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Précis of philosophy within its proper bounds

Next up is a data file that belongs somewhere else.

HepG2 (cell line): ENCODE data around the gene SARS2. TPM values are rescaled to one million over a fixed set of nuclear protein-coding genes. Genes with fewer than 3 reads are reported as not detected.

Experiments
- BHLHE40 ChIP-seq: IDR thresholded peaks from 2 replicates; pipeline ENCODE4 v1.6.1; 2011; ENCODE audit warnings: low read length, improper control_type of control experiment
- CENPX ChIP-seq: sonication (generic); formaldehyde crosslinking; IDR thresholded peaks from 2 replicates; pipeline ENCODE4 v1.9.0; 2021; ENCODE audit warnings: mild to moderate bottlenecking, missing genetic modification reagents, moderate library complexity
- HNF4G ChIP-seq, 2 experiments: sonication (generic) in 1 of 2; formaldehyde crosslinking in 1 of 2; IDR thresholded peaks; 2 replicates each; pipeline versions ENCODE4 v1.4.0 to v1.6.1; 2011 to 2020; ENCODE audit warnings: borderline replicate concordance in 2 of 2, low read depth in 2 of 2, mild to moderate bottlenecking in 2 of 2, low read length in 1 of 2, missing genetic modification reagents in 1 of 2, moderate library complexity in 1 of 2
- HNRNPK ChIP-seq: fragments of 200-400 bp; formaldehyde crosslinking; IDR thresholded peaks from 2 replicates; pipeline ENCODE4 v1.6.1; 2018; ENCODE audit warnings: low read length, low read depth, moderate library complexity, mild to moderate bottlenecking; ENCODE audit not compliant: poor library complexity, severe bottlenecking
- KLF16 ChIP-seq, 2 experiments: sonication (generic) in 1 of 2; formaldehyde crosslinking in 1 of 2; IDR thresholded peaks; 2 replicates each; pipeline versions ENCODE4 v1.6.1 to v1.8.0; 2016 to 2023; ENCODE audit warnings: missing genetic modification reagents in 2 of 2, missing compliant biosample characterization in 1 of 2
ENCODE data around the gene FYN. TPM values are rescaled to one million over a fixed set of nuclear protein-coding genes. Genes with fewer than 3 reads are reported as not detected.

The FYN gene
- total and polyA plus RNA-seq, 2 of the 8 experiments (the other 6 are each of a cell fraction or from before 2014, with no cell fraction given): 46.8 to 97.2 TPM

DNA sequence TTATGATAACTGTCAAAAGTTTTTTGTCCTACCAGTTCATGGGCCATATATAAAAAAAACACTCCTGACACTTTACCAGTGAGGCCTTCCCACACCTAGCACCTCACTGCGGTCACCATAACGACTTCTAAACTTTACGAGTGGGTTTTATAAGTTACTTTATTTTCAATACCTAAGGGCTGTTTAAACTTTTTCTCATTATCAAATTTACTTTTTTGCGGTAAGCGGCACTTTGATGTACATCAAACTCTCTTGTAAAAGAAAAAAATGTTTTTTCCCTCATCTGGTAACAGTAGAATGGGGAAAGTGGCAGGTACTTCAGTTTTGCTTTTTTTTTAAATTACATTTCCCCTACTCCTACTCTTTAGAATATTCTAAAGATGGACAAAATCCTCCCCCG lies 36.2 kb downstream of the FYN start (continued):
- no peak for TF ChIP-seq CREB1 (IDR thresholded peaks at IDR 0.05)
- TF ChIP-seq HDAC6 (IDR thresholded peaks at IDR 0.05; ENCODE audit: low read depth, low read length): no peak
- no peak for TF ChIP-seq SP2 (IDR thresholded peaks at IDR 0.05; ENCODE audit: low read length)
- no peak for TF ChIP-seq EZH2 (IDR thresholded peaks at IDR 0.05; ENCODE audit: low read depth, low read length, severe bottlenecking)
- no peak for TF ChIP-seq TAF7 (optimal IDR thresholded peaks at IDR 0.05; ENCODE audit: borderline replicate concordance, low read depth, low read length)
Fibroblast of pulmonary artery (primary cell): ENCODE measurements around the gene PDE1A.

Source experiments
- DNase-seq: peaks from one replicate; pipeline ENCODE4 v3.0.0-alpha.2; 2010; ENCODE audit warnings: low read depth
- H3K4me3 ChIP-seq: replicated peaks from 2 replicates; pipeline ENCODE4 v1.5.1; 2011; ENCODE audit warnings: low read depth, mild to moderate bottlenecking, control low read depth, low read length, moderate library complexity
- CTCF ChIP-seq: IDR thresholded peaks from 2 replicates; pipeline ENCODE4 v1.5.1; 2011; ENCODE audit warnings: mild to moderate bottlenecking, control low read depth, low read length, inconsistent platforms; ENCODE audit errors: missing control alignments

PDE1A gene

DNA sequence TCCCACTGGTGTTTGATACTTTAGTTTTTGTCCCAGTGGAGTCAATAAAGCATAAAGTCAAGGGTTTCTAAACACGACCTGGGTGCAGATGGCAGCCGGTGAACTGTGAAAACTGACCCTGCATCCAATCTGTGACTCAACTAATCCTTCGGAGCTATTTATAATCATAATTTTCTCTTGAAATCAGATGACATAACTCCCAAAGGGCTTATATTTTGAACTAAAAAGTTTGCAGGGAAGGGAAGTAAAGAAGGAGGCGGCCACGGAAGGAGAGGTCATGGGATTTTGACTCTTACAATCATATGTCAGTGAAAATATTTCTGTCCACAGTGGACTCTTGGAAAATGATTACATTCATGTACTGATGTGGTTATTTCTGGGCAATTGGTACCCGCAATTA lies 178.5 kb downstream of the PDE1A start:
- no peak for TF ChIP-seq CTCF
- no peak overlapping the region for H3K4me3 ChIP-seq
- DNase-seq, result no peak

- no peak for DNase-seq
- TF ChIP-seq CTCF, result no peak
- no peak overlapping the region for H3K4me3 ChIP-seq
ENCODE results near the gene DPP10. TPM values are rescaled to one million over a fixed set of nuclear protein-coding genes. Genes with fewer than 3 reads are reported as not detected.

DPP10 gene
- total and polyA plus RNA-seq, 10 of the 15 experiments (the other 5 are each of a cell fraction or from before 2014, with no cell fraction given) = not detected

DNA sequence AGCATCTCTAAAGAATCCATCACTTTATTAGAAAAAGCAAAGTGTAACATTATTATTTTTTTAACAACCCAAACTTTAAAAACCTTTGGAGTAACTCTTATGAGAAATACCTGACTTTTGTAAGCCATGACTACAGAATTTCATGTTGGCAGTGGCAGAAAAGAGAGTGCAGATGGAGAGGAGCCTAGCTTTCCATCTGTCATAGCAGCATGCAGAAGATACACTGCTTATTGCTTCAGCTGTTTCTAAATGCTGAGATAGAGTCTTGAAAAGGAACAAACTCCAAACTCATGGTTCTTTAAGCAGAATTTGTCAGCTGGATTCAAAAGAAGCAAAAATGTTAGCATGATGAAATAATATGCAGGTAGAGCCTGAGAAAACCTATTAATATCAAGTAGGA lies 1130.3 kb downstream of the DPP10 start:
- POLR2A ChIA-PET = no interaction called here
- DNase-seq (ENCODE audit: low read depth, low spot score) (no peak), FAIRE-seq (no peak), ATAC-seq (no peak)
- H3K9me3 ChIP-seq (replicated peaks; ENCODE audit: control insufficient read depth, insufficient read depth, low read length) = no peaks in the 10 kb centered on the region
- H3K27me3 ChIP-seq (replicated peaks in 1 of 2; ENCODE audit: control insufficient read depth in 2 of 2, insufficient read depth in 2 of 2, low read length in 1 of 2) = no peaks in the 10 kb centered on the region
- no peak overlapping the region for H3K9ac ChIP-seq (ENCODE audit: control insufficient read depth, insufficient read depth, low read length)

Philosophy Within Its Proper Bounds (Machery 2017) contributes to the lively metaphilosophical discussion of the methods of philosophy that emerged as a central concern in contemporary philosophy fifteen years ago, in large part because of the growth of experimental philosophy, at the time a new approach to philosophy whose methods were starkly different with the tools then used by nearly all philosophers. Following the tracks laid 40 years ago by Steve Stich (Stich 1990), leading experimental philosophers thought that some of their results challenged some of ways analytic philosophers got about addressing philosophical questions. However, this challenge had yet to be made explicit in sufficient detail and with sufficient care. Philosophy Within Its Proper Bounds aims at articulating the reasons why experimental philosophers’ findings are so significant from a metaphilosophical point of view: They imply that the main tool for learning about metaphysical necessities and what I call strict metaphysical possibilities (possibilities that are nomologically impossible) cannot be trusted and that if the other tools are also deficient (as I argue as well) the important, century-old philosophical issues that depend on metaphysical necessities and strict metaphysical possibilities cannot be solved and, I argue, should be set aside. The mind–body problem, the definition of knowledge and causation, the identification of metaphysical conditions for free will and responsibility are among those issues. Fortunately, there is much left to do for philosophers, since many of the traditional formulations of these philosophical issues have counterparts that do not hang on gaining such metaphysical knowledge. In addition, Philosophy Within Its Proper Bounds defends a naturalized form of conceptual analysis with either descriptive or prescriptive goals (the latter being also called “conceptual engineering”).